Jackson Frank didn’t even have to think about the question.
“It doesn’t really matter because I knew we were going to come back that next (play) and that next drive we were going to score,” said the Olympus senior after an official made a mistake that seemed like it might end the Titans’ comeback drive. “It’s all right. It’s part of football.”
The senior did in just a few minutes what many of us cannot manage in months or years.
He felt the sting of life’s inherent unfairness, and then, fighting through his own desire, expectation and hope, he made a choice not to let disappointment cloud his judgment.
In doing so, he found a way out of the situation that was imposed on him. Instead of being the victim of a bad call, he became an example of resilience.
I’ve seen players make different choices countless times, and so his decision, so quick and so clear, almost shocked me.
Most of us can intellectually accept that life is unfair.
What’s far more difficult is making choices in the face of that unfairness that keep us on a positive path.
Last week, a Missouri mother sued Ladue High School because she feels it is unfair that her son was cut from a boys soccer team. The suit questions the reported policy of the coach to cut juniors when they can’t make the varsity squad, rather than allowing them to play on the junior varsity team. The school explained that it’s because the coach believes younger players deserve a chance to develop their skills so they’re prepared for varsity tryouts.
The family appealed the coach’s decision to the superintendent, who sided with the coach and the school. A court hearing revealed the boy had higher performance ratings given by coaches than some of those players who made the varsity team, making the mom's assertion that her son was treated unfair seem much more valid.
A judge will decide whether or not to put the boy on the junior varsity team on Monday.
As I read about the lawsuit, I had a number of thoughts, but most persistent was the understanding that choosing a team is mostly subjective. I’d guess thousands of student athletes could make very good cases for the unfairness of almost any system, any sport, any state.
Even if everything this mother asserts in her lawsuit is true, she still should have walked away from the situation. Let her son figure out what to do in the face of undeserved suffering.
I’ve had to do that as a parent, and I admit, it’s excruciating. We want to save our children — and sometimes ourselves — the agony of knowing we’ve been treated unfairly. The reality is we cannot.
Certainly there are situations worth fighting. But making a sports team is not one of them. Maybe you feel your child has worked too long, too hard to be dismissed or overlooked. And I might agree with that assessment, but I’d still advise you to walk away from it.
First, the work your child did is still his or hers. The effort they invested makes them a better person, if not a better athlete, and no one can take that from them.
Second, not everyone will recognize what your talent, your potential or what you bring to a team. It is important to realize when that’s something you can work with and when you need to find an environment that allows you to use those gifts and reach your potential.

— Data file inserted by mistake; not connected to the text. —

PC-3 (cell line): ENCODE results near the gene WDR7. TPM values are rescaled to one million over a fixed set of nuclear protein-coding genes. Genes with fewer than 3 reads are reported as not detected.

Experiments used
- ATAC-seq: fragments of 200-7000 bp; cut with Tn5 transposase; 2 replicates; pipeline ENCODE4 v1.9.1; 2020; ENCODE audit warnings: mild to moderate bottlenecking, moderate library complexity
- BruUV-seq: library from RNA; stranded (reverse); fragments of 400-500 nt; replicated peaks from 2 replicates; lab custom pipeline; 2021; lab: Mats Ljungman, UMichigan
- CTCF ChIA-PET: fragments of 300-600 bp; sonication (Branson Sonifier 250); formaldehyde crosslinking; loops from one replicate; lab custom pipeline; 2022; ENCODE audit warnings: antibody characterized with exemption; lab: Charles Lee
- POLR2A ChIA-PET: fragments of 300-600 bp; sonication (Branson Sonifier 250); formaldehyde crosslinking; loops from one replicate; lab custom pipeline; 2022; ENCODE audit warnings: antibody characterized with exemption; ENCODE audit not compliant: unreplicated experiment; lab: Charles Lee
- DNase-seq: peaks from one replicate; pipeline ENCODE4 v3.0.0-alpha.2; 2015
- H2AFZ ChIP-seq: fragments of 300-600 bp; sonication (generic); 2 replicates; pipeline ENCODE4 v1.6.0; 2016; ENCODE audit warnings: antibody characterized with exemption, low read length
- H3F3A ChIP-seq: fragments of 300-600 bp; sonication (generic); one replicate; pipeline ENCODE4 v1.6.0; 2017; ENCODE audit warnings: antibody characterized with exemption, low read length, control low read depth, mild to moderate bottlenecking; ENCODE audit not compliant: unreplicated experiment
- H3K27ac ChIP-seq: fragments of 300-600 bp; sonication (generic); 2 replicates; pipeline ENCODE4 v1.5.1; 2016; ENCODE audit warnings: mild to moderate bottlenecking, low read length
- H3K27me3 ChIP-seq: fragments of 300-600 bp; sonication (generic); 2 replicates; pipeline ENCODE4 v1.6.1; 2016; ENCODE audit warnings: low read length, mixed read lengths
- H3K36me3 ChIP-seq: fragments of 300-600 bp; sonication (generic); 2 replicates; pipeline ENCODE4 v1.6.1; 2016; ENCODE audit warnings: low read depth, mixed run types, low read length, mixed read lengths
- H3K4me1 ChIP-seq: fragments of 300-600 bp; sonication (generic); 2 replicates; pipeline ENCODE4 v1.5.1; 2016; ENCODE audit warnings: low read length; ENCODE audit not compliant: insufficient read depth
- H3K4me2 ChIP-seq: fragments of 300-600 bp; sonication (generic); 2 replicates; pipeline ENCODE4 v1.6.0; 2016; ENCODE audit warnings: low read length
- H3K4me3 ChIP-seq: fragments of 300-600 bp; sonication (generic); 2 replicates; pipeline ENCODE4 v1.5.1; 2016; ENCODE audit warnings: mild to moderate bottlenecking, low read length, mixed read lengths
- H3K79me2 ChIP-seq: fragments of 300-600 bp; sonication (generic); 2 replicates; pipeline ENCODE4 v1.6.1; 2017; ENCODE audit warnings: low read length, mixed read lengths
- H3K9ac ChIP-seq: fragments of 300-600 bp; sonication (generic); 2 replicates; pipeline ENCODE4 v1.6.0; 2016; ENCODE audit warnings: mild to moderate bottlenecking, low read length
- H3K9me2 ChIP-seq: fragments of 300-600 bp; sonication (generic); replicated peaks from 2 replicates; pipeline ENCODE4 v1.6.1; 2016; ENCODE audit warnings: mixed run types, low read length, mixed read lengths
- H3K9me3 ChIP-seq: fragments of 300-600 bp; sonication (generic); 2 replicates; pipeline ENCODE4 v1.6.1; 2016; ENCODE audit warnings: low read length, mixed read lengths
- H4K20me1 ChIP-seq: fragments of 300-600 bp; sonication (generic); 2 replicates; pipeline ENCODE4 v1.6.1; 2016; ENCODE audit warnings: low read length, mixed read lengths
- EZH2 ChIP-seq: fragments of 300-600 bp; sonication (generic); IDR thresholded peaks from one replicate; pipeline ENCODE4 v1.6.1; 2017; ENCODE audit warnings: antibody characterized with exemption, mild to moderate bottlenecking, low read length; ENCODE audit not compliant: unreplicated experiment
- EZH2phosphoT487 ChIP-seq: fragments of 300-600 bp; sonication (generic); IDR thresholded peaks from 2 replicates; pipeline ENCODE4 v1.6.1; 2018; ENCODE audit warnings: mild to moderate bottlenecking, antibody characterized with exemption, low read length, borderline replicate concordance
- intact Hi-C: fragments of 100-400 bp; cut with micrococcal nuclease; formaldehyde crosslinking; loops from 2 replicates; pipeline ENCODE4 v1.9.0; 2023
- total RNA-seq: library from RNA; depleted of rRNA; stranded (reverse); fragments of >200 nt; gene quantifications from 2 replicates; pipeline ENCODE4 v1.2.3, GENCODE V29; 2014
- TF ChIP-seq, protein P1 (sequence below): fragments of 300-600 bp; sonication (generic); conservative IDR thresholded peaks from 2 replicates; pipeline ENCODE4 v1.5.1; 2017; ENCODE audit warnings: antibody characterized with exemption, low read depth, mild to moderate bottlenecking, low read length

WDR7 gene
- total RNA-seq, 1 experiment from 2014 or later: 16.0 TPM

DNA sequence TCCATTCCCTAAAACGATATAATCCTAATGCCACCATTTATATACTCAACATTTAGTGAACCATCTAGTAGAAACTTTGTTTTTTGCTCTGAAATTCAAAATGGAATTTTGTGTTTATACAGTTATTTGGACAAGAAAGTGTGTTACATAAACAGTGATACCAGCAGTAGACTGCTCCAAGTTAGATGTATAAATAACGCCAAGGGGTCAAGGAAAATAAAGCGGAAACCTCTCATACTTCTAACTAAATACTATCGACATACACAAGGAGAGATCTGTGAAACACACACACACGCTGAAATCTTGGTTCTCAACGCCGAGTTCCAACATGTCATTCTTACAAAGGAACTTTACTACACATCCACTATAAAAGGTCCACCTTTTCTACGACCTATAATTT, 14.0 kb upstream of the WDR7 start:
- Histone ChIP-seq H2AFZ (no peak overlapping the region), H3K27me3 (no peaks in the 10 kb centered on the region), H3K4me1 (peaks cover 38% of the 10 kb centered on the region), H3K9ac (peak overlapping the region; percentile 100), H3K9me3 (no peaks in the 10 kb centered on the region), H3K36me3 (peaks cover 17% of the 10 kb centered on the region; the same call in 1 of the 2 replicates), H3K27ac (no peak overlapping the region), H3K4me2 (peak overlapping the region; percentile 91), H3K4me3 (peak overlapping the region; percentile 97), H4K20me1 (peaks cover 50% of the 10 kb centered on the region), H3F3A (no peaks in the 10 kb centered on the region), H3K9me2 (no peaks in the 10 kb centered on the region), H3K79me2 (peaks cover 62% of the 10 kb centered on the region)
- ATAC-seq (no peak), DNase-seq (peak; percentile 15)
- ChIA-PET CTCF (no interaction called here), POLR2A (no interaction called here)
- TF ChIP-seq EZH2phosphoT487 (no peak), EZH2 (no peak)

Lastly, some of our most difficult challenges will not be chosen. They will be imposed on us, either by the mistakes or choices of other people.
Recognizing that some things that adversely impact your life are beyond your control doesn’t make you a victim. It actually enables you to reclaim control of your life.
When Skyridge volleyball player Tylee Fuller realized she likely would never earn a starting outside hitting position on her high school team, she chose to change positions. She saw a need on her team, and she wanted two things — the chance to compete and the opportunity to contribute to a team she loved.
What she learned in doing that has changed her perspective on a lot of things — including how to deal with the serious illness of her father. It taught her patience and sacrifice and it has enriched an experience that could have been much different if she’d stuck to her original goal of playing high school volleyball as a hitter.
When my oldest daughter didn’t make a high school soccer team after months of extra workouts and training, she chose to see many positives. She’d made new friends, gotten into great shape, and learned the kind of team environment she wanted to be a part of. She went out for cross-country and had a wonderful experience for the next three years.
To this day, running is a critical part of how she manages stress and finds joy. She doesn’t see any of those gifts if she fixates on being cut from that original team.2 comments on this story
At the end of Olympus’ football game in which Frank rallied his teammates from a momentary disappointment more than once, his coach, Aaron Whitehead, joked that the players had to calm the coaches as they made their game-winning drive.
I don’t know if that was postgame hyperbole, but I know in nearly two decades of covering high school sports, it’s the young athletes who’ve offered me the best lessons on resilience.
What they’ve shown me over and over in sports from tennis to football is that perspective is power. What you choose to focus on ends up creating your reality.